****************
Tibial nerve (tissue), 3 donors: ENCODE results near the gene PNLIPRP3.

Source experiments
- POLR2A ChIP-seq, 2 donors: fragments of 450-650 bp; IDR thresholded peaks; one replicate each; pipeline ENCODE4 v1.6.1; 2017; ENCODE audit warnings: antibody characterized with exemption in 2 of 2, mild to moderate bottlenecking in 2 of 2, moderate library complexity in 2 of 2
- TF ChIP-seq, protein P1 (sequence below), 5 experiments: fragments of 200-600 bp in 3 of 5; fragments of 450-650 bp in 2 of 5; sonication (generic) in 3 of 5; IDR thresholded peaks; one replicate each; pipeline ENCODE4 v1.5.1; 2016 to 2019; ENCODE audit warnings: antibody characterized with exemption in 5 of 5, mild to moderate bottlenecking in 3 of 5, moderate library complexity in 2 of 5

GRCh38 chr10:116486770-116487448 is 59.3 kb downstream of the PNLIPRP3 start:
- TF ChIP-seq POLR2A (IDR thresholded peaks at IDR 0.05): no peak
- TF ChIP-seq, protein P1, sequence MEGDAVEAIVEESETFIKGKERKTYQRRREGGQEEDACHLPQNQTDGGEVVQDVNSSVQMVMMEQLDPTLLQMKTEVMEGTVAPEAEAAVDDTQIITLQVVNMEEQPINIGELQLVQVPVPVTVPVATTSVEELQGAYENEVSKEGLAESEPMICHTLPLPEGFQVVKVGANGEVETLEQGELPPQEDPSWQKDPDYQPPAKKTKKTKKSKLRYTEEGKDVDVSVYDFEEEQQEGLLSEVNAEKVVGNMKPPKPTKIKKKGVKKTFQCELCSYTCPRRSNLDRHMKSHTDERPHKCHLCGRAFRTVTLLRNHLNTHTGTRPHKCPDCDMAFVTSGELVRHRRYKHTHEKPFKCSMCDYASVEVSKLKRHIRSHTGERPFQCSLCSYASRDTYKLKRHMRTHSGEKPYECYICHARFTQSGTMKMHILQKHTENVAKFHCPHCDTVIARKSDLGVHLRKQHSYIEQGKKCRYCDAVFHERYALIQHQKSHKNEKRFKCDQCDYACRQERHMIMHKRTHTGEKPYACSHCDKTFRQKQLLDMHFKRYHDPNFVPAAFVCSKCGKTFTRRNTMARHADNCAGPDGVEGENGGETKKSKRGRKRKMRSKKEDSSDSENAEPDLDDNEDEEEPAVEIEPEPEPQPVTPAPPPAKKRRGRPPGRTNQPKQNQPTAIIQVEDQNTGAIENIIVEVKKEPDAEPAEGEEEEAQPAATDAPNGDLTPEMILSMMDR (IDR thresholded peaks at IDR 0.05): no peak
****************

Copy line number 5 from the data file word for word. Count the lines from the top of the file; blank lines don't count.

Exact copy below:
GRCh38 chr10:116486770-116487448 is 59.3 kb downstream of the PNLIPRP3 start: